The Roche limit is just the distance from Jupiter at which the "stretching" of the object by Jupiter's tidal force exceeds the internal gravitational force of the object.
So certainly in some sense yes, 35 minutes is long enough for the Earth to "break up". Anything loose on the surface, such as dust and litter and the atmosphere and pedestrians and the hydrosphere, which in astronomical terms is all "part of the Earth", will start to fall away from the surface of the Earth, starting at the Roche limit. Note that this happens on both sides, with things "falling" either towards or away from Jupiter, for much the same reason that there are two high tides per day.
However, the Earth has some tensile strength, which means that anything "nailed down" will need to be closer to Jupiter before it comes free of the surface. Over the course of 35 minutes, Earth probably isn't very ductile (or anyway its surface isn't), so it's not really a question of time, so much as the magnitude of the force. Rock won't slowly give over 35 minutes, like stretching gum with a constant force until it thins out and comes into two pieces. It will reach breaking point and shatter catastrophically or it won't.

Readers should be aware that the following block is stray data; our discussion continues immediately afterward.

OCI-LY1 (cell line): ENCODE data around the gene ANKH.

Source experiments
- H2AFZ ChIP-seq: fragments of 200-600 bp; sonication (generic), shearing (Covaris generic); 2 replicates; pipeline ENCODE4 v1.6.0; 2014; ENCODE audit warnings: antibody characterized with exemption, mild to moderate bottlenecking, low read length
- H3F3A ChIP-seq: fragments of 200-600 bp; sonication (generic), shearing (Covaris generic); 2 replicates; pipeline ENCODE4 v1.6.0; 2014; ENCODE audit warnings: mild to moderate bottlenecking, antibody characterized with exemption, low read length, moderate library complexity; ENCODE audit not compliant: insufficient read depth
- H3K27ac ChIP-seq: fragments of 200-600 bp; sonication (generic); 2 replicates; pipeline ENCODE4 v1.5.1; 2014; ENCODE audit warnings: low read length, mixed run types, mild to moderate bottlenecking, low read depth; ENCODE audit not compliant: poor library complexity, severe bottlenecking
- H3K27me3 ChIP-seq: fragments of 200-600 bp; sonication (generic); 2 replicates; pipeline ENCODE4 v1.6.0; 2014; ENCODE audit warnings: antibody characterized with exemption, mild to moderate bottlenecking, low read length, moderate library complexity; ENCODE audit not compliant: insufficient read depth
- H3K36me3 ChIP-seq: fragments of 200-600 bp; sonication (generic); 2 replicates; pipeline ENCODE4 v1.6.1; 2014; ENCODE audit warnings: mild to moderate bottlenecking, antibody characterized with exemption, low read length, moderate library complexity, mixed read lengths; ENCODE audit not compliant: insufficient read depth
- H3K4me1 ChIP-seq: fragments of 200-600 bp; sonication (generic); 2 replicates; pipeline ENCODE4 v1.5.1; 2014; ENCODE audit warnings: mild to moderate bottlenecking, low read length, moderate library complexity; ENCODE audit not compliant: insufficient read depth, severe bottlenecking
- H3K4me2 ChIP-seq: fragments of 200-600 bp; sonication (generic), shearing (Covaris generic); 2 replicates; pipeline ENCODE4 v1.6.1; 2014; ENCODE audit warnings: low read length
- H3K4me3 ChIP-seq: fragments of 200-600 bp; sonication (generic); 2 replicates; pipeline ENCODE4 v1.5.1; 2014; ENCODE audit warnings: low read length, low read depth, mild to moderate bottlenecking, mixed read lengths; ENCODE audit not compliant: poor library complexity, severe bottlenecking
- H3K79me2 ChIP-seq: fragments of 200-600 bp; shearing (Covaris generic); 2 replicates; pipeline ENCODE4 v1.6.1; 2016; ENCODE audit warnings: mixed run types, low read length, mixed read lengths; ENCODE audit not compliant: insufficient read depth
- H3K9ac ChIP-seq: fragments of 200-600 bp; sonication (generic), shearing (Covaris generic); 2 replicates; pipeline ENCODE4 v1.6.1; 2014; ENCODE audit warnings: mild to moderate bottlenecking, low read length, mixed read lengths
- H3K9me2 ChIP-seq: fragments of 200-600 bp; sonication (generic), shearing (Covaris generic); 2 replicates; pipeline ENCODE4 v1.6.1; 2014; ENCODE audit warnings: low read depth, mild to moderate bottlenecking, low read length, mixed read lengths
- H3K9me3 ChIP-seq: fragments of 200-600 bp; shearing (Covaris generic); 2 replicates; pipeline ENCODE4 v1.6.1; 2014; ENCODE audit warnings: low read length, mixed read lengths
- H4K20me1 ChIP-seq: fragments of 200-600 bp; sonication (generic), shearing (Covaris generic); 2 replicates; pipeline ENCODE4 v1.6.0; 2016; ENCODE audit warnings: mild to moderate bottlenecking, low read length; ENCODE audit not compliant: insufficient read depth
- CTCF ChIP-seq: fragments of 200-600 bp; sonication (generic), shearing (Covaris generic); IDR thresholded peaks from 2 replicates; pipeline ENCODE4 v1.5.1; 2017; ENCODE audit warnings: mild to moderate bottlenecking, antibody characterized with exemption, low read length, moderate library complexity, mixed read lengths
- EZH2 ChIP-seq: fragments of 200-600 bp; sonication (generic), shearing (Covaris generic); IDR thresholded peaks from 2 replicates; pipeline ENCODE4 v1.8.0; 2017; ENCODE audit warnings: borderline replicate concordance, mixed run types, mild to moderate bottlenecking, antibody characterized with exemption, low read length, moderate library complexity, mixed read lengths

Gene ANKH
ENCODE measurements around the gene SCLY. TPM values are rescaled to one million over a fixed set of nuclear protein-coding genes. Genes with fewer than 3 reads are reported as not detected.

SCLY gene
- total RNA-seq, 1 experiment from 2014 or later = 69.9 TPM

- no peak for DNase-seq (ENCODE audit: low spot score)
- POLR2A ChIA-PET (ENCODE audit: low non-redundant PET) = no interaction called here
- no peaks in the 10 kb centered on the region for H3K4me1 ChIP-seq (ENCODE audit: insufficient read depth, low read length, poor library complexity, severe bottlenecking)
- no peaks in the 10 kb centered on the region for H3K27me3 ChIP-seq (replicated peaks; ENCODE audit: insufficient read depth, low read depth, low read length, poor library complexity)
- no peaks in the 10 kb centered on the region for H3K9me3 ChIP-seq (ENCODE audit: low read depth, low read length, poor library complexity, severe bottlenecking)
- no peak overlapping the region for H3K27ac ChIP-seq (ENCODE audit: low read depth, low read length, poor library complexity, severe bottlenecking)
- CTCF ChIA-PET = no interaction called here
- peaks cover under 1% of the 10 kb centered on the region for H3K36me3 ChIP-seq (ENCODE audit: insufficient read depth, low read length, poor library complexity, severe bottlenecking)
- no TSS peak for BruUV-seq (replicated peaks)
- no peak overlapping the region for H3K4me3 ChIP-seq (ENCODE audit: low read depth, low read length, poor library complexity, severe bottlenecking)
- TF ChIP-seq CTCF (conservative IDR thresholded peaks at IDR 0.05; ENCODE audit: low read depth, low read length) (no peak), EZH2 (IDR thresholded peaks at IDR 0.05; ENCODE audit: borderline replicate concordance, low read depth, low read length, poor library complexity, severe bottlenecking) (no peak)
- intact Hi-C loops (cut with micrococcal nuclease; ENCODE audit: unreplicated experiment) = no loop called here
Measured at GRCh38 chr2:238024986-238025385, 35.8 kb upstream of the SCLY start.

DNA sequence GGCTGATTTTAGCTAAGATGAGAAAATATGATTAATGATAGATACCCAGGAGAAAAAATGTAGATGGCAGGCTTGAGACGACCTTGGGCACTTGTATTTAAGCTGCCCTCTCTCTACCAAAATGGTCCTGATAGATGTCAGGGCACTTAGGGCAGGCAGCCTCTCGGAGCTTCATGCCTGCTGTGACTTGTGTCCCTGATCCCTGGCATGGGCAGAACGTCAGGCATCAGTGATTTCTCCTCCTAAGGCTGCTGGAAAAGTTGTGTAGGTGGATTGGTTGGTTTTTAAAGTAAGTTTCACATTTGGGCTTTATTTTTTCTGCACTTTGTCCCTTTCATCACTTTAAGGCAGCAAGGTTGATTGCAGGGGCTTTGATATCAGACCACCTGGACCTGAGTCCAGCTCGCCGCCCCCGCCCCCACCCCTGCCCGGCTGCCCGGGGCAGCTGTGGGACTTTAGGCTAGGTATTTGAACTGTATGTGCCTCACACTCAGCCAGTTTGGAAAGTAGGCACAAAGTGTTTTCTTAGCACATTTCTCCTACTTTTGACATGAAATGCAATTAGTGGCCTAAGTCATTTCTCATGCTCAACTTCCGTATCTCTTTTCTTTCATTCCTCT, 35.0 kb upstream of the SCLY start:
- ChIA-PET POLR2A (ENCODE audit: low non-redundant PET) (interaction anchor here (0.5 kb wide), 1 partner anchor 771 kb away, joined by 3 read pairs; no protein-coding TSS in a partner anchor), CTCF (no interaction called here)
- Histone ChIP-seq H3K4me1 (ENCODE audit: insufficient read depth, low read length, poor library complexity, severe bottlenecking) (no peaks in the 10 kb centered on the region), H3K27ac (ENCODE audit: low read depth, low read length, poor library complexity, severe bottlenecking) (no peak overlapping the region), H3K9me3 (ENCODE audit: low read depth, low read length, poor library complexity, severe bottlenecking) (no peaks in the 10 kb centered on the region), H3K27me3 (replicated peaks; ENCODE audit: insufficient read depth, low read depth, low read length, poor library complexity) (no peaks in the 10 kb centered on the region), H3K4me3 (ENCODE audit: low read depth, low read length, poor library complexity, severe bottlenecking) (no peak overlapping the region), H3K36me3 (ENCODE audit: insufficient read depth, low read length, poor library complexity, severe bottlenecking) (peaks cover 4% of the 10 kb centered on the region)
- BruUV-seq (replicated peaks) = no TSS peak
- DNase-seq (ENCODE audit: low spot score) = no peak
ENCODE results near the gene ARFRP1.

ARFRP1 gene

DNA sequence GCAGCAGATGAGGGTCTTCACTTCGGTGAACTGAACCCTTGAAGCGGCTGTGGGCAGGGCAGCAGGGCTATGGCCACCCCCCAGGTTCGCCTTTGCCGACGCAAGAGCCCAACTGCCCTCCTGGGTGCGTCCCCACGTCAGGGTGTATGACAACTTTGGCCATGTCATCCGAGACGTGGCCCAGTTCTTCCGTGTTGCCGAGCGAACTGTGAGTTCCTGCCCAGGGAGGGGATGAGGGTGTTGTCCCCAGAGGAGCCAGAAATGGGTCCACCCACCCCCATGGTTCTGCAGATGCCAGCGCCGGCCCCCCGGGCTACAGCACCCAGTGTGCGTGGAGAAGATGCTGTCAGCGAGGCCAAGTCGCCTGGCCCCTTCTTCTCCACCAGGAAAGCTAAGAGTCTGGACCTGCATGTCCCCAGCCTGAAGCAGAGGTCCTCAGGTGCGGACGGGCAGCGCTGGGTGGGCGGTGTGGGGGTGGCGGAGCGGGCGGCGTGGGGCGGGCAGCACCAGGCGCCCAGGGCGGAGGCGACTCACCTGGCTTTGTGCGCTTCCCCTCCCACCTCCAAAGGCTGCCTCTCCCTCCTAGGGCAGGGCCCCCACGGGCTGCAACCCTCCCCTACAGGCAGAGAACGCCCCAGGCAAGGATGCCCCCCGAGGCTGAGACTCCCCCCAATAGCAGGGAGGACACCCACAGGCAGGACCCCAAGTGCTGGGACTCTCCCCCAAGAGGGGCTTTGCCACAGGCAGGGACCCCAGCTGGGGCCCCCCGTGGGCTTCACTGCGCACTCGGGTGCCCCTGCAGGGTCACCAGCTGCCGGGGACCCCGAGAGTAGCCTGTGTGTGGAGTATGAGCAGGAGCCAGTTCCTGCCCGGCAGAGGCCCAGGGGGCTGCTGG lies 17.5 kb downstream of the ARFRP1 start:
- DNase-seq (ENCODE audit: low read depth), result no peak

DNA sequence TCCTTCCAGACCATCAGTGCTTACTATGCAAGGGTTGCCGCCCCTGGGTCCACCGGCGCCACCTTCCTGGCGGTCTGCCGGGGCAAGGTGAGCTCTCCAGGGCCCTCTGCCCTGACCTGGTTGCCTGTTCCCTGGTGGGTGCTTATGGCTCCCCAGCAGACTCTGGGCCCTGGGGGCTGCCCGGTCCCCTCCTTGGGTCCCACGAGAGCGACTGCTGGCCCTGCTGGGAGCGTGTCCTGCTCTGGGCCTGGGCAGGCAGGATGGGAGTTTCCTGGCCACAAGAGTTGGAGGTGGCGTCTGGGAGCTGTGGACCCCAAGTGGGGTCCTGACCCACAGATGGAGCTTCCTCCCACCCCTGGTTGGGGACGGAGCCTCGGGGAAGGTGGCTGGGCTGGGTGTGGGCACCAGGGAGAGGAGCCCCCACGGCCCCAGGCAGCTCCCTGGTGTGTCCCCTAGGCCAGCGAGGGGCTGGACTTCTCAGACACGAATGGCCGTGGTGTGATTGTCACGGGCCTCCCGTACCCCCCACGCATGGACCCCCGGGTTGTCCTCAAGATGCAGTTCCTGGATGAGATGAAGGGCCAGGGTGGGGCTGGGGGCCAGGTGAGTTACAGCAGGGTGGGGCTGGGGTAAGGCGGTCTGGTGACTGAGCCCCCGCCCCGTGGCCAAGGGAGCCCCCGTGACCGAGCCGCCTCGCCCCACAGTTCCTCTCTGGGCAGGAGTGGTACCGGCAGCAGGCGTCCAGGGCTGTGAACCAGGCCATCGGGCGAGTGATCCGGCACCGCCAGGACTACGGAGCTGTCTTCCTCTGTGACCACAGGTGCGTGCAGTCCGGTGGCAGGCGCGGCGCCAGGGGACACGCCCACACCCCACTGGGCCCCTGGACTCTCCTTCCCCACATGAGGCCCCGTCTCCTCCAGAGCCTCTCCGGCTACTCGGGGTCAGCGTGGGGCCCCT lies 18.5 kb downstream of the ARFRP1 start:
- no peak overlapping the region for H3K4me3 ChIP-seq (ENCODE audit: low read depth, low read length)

Tidal force goes as the inverse cube of distance, so it will ramp up quite quickly over the course of that 35 minutes to impact. However, the limit you state is little more than 1/3 the diameter of Jupiter, so I suspect that most of the Earth will still be in one piece when it "impacts" (or "enters" if you prefer) the surface of Jupiter. A geologist or an architect might come along and contradict me, though, since rock doesn't have a whole lot of tensile strength compared with its weight. So it might only require that the tidal force reaches a small proportion above Earth-weight before great chunks of rock come loose (or, you know, continents).
Furthermore, I reckon that to anyone standing on the surface, it will feel like the planet is breaking up before it actually does. Any tidal deformation of the core will break up the less-fluid surface, even before it detaches.